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The 10 Best History Museums That Should Be on Your Bucket List

It's fun to live in the moment on the road, but these stops make it easy to step into the past.

There's no doubt that people often hit the road to help themselves live in the moment, but being able to step back in time can be what makes travel genuinely memorable. The right curated collections can make for an unforgettable educational experience and are an unbeatable way to learn about other cultures, storied local traditions, and milestone events that still affect how we live today. That's why even seasoned travelers make it a point to include these destinations in their itineraries alongside must-see landmarks and not-to-be-missed experiences. Read on to discover the 10 best history museums that should be on your bucket list.

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Topkapı Palace Museum (Istanbul, Turkey)

The interior of the Topkapı Palace museum
Shutterstock / Ann Raff

Collections of historical artifacts can be impressive no matter where they're housed. But when they happen to be displayed in a well-preserved palace filled with ornate design, it can make the experience of taking it all in an unmissable one.

"Located in the heart of Istanbul on the riverbank at the mouth of the Bosphorus Strait, the Topkapı Palace Museum is housed in a palace that served as the residence of Ottoman sultans for four centuries," says Nate Hake, founder and CEO of Travel Lemming. "The museum is home to a rich collection of ceramics, jewelry, textiles, and other artifacts spanning a wide range of historical periods, from the civilizations of Anatolia to the Byzantine Empire."

"What really makes it stand out from the hundreds of other history museums I've visited around the world is the stunning interior. Each room is somehow more intricate and beautifully decorated than the next. It's hard to describe just how beautiful it is until you see it with your own eyes," Hake says. "I would even dare to say that some of the rooms are more beautiful than the Taj Mahal!"

The Acropolis Museum (Athens, Greece)

An interior shot of the Acropolis Museum
Shutterstock / Heracles Kritikos

The history of Greece is a topic that students have absorbed around the globe for centuries, and many authentic antiquities from the famed civilization have found their way to all corners of the world. But one museum provides a one-of-a-kind experience—all at the foot of one of the most recognizable historical landmarks in the world.

"The Acropolis Museum in Athens displays art and artifacts found at the ancient hilltop city center," travel expert and history buff Leslie Carbone of Sancerres at Sunset tells Best Life. "Almost all are damaged, but they still emit a raw beauty in their materials and their artistry, and in the knowledge that they've lasted for millennia. The Museum also has a fabulous café-restaurant with delicious Greek food, an outdoor seating area, and spectacular views of the Parthenon."

Hake also agrees that the museum is a truly extraordinary destination. "What really stands out to me is that the location of the building next to the Acropolis creates the unique opportunity for visitors to experience the artifacts in the same setting where they were found," he says. "That and the museum's sleek and modern building results in a fascinating juxtaposition of antiquity and modernity. The building was designed by Bernard Tschumi and Michael Photiades, who won a design competition in 2000. Of the hundreds of history museums I've visited around the world, the Acropolis Museum stands out as one of the most incredible!"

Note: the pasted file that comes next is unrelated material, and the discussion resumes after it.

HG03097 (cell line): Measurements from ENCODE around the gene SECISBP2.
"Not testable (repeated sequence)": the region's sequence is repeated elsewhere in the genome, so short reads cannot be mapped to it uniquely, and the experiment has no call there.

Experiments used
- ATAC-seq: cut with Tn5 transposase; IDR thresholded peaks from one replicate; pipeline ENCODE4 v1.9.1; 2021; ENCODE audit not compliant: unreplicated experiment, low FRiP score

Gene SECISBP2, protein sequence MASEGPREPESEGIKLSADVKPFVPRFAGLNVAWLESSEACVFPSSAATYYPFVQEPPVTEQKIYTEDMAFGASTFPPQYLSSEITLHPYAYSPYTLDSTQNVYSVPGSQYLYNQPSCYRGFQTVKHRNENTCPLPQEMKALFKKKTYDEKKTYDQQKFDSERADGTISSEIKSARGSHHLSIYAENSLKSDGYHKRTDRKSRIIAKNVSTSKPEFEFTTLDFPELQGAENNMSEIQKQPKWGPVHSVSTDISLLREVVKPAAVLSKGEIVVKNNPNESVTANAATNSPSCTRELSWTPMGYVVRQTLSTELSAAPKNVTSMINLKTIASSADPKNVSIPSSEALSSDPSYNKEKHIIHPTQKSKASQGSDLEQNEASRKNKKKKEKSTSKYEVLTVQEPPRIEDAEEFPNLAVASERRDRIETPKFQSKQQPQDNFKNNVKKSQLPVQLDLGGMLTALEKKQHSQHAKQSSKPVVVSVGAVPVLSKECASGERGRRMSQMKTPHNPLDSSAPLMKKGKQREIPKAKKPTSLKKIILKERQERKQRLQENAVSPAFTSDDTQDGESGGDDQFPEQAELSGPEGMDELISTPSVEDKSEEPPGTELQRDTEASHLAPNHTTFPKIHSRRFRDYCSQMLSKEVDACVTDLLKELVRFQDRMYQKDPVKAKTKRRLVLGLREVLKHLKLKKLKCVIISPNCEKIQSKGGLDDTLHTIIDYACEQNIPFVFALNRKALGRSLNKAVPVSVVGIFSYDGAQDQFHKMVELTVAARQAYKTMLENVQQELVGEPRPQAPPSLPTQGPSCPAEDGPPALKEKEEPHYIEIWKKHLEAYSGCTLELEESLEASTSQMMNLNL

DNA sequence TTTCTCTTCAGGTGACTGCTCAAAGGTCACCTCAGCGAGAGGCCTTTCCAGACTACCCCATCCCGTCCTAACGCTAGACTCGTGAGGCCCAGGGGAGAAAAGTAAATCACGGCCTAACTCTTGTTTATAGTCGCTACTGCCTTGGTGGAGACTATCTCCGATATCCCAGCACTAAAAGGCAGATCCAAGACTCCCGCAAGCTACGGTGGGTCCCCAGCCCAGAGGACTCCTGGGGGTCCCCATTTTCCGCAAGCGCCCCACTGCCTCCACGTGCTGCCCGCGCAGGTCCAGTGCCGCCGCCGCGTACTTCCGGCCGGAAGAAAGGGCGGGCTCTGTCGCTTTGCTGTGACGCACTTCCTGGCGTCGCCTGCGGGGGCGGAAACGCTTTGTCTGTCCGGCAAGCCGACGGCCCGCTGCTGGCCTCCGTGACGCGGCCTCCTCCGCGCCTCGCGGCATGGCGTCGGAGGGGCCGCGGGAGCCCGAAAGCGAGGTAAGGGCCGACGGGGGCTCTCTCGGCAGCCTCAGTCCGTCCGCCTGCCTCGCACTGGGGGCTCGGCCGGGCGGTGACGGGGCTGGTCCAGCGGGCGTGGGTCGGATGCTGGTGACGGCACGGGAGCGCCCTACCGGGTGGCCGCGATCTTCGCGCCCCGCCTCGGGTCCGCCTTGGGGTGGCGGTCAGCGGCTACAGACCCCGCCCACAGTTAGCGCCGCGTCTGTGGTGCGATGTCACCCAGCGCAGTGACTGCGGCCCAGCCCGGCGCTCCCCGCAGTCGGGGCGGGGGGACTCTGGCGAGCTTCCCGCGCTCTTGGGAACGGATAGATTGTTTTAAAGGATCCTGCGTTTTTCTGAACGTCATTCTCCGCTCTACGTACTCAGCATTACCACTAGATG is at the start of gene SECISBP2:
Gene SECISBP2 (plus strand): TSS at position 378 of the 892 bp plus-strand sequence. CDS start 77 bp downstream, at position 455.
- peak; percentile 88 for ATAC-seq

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Anne Frank House (Amsterdam, Netherlands)

A statue sitting in front of the Anne Frank House in Amsterdam
Shutterstock / ItzaVU

While history can help inspire and explain, there are some testaments to tragic events that serve as the most essential kind of reminder. And few places on Earth can evoke emotions of the sort that one location does simply by experiencing it for yourself.

"Housed in an unassuming Dutch dancing house lies the hiding place of author Anne Frank and her family—German Jews who fled to Amsterdam during World War II and spent several years in hiding," says Mandy Picchiottino, owner of travel planning company Land and See Tours. "Visitors quietly climb the hidden staircase to the secret annex that stands frozen in time where Anne and her sister's measurements still mark the doorway, magazine clippings line the teen girl's bedroom walls, and the floors still creak with every slight movement."

"It was here that Anne penned her famous diary, documenting her time in hiding and shedding light on the human psyche of a teenage girl in a world at war. It's impossible to visit this living museum unchanged and unable to forget the dark shadows of the past," she says.

National World War I Museum & Memorial (Kansas City, Missouri)

The entrance to the World War I Museum and Memorial with red poppies in a fountain
Shutterstock / EQRoy

Looking back on some of our worst conflicts can be the only way we avoid repeating them. This is especially true of the great wars that engulfed entire sections of the planet and claimed millions of lives. Experts say that one domestic destination serves as a truly outstanding experience for current generations to pay their respect and educate themselves.

"My pick for the best U.S. history museum is the National World War I Museum & Memorial in Kansas City," says Joe Yogerst, a travel expert and author of the forthcoming book 100 Trails, 5,000 Ideas. "The architecture is incredible, a blend of the hilltop Art Deco monument constructed in the 1920s and the modern interactive museum that's located underground inside the hill. Housing the world's largest collection of WWI artifacts and an amazing battlefield re-creation, the museum spins tales of a war that's largely forgotten or little known to many people."

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The Museum of New Zealand Te Papa Tongarewa (Wellington, New Zealand)

The exterior of the Museum of New Zealand Te Papa Tongarewa in Wellingtion, New Zealand
Shutterstock / AsiaTravel